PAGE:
English Basic Explanation - Chapter 88
The opening verse of this Psalm appears to attribute it both to the sons (or descendants) of Korah – who authored numerous chapters of Tehillim – as well as to a man named Heman Ha'ezrahi. Rashi explains that the sons of Korah composed this prayer with the intention that it be sung by Heman Ha'ezrahi. Heman is identified in the Book of Divre Hayamim I (2:6) as a descendant of Yehuda's son Zerah, thus accounting for his name "Ha'ezrahi" ("Ezrahi" from the name "Zerah"). He is also listed in the Book of Melachim I (5:11) among the wise scholars that lived during the time of King Shelomo.
However, if Heman is indeed a member of the tribe of Yehuda, it seems difficult to explain why he would be chosen to sing this Psalm in the Mikdash – a task that was assigned to the Levi'im (members of the tribe of Levi). For this reason, perhaps, the Radak maintained that to the contrary, it was Heman who composed this Psalm and gave it to the sons of Korah – who were Levi'im – who sang it in the Mikdash.
In any event, this Psalm is an impassioned plea for assistance during a time of dire straits. The author emphasizes a number of points in particular, including how close he is to death, and how he has been abandoned by his comrades. In verses 4-8, he claims that he is already treated as though he were dead, noting that people already speak of him as deceased. He further describes the "depths" and "darkness" in which he lives, practically on the brink of the grave. In verses 9 and 19, he laments the fact that his former supporters now look upon him with contempt and keep their distance from him, leaving him to wallow and wither in isolation. He is left with only the Almighty to whom to look for hope and support – which he does by articulating this prayer.
Rashi and the Radak explain this chapter as a reference to the suffering in exile, when the Jewish nation as a people reached the point of nearly disappearing from human history. Indeed, many times throughout this tumultuous exile Am Yisrael was spoken of in the past tense, as though it had already perished – just as described here in this Psalm. The sense of abandonment depicted in this chapter refers, according to Rashi (verse 9), to the other nations' disregard and contempt for the Jews during the exile, and how the Jews were betrayed by the nations who had previously offered friendship and support. According to the Radak (verse 9), the Psalmist speaks here of the efforts each individual Jew had to make to ensure his own survival, which precluded the possibility of people assisting one another. The harsh conditions of exile required people to ignore the plight of their fellow Jews, due to their preoccupation with personal survival.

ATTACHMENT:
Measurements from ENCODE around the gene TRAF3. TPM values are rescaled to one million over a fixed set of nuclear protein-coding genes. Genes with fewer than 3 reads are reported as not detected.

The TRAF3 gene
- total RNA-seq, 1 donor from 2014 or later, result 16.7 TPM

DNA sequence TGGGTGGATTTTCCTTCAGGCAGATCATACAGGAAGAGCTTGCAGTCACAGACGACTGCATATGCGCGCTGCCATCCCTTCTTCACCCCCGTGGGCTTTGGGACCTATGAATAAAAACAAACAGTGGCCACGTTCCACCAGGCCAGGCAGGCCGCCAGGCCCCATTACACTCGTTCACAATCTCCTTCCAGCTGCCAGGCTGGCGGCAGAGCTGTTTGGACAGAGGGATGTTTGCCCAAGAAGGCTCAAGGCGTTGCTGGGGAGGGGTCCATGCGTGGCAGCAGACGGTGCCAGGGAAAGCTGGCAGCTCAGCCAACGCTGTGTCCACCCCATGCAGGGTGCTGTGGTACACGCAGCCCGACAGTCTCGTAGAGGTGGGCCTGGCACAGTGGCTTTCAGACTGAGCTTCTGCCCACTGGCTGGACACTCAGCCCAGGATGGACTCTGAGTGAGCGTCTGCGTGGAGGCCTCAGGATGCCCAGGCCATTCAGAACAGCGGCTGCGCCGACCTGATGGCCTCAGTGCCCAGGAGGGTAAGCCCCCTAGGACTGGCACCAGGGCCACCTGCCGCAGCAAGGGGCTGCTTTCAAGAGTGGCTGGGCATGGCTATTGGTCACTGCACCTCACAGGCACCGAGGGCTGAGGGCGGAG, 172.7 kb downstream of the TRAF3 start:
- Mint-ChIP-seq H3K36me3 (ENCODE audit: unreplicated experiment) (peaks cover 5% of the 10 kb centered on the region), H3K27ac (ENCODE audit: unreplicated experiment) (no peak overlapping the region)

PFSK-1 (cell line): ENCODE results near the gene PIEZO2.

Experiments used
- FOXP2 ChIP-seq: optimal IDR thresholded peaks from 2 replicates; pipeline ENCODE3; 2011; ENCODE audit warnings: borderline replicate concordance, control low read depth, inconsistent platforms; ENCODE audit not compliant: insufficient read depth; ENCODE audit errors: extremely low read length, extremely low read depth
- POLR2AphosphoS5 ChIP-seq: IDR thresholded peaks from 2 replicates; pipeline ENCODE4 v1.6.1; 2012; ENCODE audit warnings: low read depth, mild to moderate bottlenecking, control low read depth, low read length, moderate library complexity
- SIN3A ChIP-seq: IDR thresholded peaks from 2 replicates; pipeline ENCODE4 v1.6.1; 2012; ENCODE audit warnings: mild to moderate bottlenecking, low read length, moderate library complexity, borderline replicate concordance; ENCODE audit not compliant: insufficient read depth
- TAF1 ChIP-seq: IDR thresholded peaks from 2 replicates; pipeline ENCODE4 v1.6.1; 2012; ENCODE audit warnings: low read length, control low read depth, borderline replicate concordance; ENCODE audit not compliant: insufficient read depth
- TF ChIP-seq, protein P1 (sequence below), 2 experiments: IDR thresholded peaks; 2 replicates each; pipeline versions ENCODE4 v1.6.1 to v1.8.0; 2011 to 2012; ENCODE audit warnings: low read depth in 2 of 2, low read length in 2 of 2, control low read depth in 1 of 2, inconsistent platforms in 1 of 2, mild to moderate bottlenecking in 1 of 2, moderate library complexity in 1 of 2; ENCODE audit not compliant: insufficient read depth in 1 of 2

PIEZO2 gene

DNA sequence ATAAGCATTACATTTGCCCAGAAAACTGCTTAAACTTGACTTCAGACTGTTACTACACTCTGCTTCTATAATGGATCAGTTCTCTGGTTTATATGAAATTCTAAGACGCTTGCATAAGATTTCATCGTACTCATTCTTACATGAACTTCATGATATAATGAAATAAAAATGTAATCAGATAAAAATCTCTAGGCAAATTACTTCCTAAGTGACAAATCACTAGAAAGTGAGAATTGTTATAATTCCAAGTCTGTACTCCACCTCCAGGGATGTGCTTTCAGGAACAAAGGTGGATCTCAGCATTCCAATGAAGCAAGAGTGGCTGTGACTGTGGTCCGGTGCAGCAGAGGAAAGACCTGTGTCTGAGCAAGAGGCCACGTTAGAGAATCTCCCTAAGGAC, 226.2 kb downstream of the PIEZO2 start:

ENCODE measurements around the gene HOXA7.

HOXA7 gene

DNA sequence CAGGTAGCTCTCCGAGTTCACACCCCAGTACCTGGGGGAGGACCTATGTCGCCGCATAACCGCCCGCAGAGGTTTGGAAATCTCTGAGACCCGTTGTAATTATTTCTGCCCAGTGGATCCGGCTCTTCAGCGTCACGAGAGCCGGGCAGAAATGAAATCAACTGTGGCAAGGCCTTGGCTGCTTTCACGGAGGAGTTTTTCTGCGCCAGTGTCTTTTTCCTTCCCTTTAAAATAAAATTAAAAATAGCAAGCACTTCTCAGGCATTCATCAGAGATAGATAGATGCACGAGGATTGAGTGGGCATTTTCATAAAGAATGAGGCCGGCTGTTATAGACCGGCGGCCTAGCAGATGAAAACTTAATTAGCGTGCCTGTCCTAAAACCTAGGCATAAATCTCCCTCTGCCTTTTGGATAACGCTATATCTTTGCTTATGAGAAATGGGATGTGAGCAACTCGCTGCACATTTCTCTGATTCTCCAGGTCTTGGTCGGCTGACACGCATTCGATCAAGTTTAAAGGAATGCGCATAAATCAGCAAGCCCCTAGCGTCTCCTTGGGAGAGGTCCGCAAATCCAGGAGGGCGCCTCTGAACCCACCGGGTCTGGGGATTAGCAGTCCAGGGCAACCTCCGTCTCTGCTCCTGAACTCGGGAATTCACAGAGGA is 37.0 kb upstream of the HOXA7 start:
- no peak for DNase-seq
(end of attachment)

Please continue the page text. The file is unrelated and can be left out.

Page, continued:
Ibn Ezra adopts an entirely different approach in explaining this prayer, claiming that it refers to illness. The author's condition has deteriorated to the point of near death, and even his closest friends refuse to visit him because of their fear of contracting the illness. This Psalm thus expresses the belief in God's ability to bring a cure even at the brink of death, in the spirit of the Talmud's famous and timeless adage, "Even if a sharp sword is placed upon a person's neck, he should not hold back from begging for compassion" (Masechet Berachot 10a).